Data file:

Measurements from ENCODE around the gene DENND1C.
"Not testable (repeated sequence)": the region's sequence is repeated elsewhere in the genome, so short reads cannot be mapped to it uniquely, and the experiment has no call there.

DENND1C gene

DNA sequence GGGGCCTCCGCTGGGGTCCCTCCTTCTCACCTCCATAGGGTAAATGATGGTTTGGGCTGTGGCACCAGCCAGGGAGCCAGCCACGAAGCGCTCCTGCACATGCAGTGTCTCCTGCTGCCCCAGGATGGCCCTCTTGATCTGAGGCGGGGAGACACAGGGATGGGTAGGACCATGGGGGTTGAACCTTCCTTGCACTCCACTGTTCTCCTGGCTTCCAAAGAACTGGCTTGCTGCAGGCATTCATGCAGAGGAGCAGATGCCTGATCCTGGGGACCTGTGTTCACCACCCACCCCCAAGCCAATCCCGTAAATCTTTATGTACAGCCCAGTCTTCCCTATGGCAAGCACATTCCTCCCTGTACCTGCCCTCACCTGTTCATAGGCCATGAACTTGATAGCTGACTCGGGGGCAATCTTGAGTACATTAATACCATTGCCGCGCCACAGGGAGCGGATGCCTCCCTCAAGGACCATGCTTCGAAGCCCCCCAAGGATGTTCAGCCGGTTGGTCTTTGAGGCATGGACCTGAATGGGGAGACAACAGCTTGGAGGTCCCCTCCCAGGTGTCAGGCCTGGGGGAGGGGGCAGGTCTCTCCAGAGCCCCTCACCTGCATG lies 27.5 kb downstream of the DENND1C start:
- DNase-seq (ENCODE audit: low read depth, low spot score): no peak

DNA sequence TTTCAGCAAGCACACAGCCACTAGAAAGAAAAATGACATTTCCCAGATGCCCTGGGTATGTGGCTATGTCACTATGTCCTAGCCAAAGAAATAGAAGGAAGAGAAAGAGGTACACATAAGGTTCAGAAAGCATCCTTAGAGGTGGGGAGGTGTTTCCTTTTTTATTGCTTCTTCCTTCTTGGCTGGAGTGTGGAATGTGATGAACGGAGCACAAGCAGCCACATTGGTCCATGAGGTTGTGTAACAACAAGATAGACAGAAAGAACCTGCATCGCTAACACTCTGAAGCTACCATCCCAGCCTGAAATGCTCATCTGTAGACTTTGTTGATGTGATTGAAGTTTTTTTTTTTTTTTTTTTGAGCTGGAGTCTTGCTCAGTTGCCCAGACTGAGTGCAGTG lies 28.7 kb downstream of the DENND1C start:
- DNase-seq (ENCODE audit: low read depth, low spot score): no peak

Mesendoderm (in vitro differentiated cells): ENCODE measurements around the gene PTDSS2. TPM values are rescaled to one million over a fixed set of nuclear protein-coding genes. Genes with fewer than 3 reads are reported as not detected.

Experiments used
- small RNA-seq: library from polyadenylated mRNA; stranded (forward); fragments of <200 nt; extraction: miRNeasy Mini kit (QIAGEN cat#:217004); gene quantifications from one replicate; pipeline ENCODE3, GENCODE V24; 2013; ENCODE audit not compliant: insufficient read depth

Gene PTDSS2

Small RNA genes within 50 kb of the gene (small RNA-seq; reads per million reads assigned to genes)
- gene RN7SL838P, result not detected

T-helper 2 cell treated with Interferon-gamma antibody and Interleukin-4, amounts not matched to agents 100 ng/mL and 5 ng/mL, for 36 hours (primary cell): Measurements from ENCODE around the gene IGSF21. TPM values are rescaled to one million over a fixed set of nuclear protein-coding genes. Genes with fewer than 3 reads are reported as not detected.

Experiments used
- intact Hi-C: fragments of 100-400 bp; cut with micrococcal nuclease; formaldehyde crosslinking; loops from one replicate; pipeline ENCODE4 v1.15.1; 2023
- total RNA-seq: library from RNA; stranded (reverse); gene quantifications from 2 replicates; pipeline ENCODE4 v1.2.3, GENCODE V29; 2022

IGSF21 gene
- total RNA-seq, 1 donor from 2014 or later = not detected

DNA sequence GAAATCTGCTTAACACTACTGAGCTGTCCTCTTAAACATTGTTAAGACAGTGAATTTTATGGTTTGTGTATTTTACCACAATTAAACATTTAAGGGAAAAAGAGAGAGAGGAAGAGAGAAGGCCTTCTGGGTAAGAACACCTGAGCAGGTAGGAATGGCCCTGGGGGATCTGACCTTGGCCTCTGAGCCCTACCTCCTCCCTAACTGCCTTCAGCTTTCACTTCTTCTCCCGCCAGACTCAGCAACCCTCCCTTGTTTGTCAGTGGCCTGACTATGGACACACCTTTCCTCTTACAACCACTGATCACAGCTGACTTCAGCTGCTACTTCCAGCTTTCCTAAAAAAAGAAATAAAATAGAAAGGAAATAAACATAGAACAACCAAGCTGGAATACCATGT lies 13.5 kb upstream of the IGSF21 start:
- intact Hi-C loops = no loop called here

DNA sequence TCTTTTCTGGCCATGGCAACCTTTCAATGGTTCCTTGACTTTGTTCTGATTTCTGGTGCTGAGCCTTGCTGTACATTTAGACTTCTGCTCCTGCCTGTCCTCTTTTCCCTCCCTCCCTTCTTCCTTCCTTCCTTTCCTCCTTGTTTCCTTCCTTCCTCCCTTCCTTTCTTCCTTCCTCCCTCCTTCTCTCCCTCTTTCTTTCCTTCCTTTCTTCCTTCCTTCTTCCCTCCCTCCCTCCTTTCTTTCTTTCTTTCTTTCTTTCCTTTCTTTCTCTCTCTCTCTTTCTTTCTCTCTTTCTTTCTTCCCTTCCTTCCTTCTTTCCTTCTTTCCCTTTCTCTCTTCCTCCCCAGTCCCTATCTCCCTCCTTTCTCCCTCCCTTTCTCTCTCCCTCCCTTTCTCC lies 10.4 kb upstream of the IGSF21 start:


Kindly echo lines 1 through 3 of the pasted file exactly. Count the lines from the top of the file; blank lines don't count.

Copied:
Measurements from ENCODE around the gene DENND1C.
"Not testable (repeated sequence)": the region's sequence is repeated elsewhere in the genome, so short reads cannot be mapped to it uniquely, and the experiment has no call there.

DENND1C gene